March 3, 2014: I ran across a couple of quotes that I think have merit: “The virtue of the camera is not the power to transform the photographer into an artist, but the impulse it gives him to keep on looking — and looking.” Brooks Atkinson Once Around the Sun. Now, substitute “writing” for “the camera” and “writer” for “photographer.” The message still works.

The second quote is unattributed, since I don’t know who wrote it. “Your memories should never be greater than your dreams.”

  February 17, 2014:  Close, but no cigar. I submitted a short story collection for the Serena McDonald Kennedy Award, sponored by Snake Nation Press. It was short-listed for the award, but did not win.  I’ll classify that as a small victory and soldier on.  Wish me luck!

 February 5, 2014: In case you’re wondering. I HATE WINTER! I’m counting the days until spring arrives.  Okay. I’ve got that off my chest. How about a few comments about writing? Specifically, dialogue.  The use of dialogue in a story can do more than just relay conversations between two or more characters. It can help with character development. For example, A character’s vocabulary will tell the reader much about his or her education (bigger words, more complex sentences), his or her occupation (jargon, industry specific buzzwords), and so forth. The use of slang, idioms, and quirky words and phrases can help to identify where a person is from, and can also serve to distinguish between characters by the use of words or phrases unique to that characer.

Here are some thoughts about dialogue attribution: Don’t be afraid to use “said.” Steve Berry is a good and successful writer, but in his dialogue he tends to use the dialogue tag, “made clear.” “Don’t do that,” he made clear. Which doesn’t make anything clear at all. It just interrupts the flow of my reading, because I always pause and ask myself, “Why did he do that?”

If you wish to use alternatives, “asked,” and “replied,” work okay. You can also use alternatives to indicate volume, “shouted,” or “whispered.” You can also use alternatives to indicate frame of mind, “growled,” or “hissed.” Avoid using alternatives which seem impossible to do simultaneously with speaking: “blubbered,” “guffawed,” or “laughed”. Don’t use, “I see you,” he lauged. Instead, “I see you,” he said, and laughed.

Hope you find this useful. Until next time.

  Januay 13, 2014: Please check out my Ten Rules Page. In addition to the list by John Dufresne, a noted fiction author and teacher (added last month), I’ve included a new list by friend and fellow Appalachian Round Table member, Lenny Bernstein. Good stuff.

 November 22, 2013: I have added a new page to my grouping. It is entitled “Ten Rules Page.” I will post a couple (or more) lists of advice designed to improve a writer’s craft. These won’t be my lists. I’ll rely on those who are more knowledgable than me about this strange art. Hope you enjoy them.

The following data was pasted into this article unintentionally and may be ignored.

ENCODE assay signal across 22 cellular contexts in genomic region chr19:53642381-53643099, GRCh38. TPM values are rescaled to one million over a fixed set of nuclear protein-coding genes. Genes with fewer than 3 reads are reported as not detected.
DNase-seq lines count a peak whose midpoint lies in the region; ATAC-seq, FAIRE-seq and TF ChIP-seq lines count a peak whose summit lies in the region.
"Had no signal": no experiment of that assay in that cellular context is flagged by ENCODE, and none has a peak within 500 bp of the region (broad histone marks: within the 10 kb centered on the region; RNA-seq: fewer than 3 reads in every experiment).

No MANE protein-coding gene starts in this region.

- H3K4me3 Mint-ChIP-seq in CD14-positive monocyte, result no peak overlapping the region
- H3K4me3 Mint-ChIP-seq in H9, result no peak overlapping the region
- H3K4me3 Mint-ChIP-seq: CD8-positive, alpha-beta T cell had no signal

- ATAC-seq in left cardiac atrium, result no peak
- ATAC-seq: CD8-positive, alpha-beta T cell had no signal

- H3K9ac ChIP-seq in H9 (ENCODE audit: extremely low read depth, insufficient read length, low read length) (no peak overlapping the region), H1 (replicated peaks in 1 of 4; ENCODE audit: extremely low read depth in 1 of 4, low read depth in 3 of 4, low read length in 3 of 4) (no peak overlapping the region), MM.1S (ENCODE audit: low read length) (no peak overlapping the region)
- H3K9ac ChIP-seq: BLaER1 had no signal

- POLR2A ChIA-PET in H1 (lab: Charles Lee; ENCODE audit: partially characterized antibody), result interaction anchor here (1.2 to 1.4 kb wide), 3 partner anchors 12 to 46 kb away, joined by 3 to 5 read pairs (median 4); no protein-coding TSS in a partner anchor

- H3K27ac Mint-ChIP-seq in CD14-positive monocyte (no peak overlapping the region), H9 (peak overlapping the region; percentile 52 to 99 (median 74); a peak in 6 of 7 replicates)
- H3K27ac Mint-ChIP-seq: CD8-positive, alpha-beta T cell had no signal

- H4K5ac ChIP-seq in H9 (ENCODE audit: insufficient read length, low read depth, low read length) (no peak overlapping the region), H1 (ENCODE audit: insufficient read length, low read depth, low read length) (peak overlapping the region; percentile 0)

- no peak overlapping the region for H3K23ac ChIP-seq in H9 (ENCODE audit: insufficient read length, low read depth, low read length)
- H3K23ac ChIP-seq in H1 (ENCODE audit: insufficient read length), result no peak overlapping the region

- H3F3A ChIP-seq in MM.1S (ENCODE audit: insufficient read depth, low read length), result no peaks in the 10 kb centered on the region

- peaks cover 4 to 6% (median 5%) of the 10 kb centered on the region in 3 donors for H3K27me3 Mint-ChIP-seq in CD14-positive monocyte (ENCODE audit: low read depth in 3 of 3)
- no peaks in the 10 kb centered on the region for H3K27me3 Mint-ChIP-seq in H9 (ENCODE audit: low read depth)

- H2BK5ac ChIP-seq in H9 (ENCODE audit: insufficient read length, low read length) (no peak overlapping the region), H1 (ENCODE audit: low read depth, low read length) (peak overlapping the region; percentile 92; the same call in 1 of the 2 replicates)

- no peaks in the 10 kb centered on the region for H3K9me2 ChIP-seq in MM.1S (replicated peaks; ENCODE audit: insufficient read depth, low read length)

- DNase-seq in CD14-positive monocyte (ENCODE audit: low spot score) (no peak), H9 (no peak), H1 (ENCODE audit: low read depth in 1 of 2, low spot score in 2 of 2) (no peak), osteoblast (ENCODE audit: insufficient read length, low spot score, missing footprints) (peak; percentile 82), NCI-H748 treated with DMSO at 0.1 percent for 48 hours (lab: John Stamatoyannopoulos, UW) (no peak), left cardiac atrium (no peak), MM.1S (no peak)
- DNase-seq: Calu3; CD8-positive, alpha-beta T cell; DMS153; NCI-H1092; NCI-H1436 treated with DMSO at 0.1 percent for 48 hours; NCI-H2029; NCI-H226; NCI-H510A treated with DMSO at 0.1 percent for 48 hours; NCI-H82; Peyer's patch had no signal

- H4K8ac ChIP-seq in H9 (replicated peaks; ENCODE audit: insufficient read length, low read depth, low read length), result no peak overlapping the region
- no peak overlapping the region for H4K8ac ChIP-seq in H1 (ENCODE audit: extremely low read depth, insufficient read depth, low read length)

November 13, 2013: Here are some quotes about writing that I found interesting. Hope you lke them, too.

“A man cannot be comfortable without his own approval.” Mark Twain. In explanation, I think this is appropriate for a writer because it takes a healthy self-image to put one’s work out for public review.

“The more dialogue I write, the better I get to know the characters.”  August Wilson

“In 1983, a boss of mine told me that writing was my worst skill and I should bacome an account manager.” Amy Tan (Six years later, Ms. Tan’s first book, The Joy Luck Club, became a #1 bestseller.

FYI, Netwest will have another reading at the Henderson County Library next Monday evening at 6:00 PM. I’ll be reading a trio of poems at that session. Wish me luck (and come join us if you can).

  October 21, 2013: Have you ever liposuctioned your writing as part of the revision process? I’m talking about getting the fat out. I read my work and look for words or phrases that are unnecessary and only serve to bog down the flow of the story. Every unnecessary word has to come out. For example, do you ever have a character stand up? Why? Just have him or her stand. The “up” is just unnecessary fat unless the act of standing involves a direction other than up. A military unit on battle station may be ordered to “stand down.” Then the down is necessary. A guard at a castle gate may “stand aside” to allow someone to pass. Otherwise just have them stand. Conversely, one should not “sit down.” Just have them sit.

Another of my liposuction actions is to make sure that no one nods his head. Certainly don’t have your character nod his or her head “yes.” To my knowledge, the only body part that nods is the head, so just have him or her nod. And the purpose of the nod is almost always to show assent. Sometimes a sleepy person will “nod off.” In that case, the context will show that the character is sleepy and not giving a positive answer to a question. On the other hand, many body parts shake (one’s booty, for example). So I think it is necessary to have my character shake his or her head to indicate a negative answer.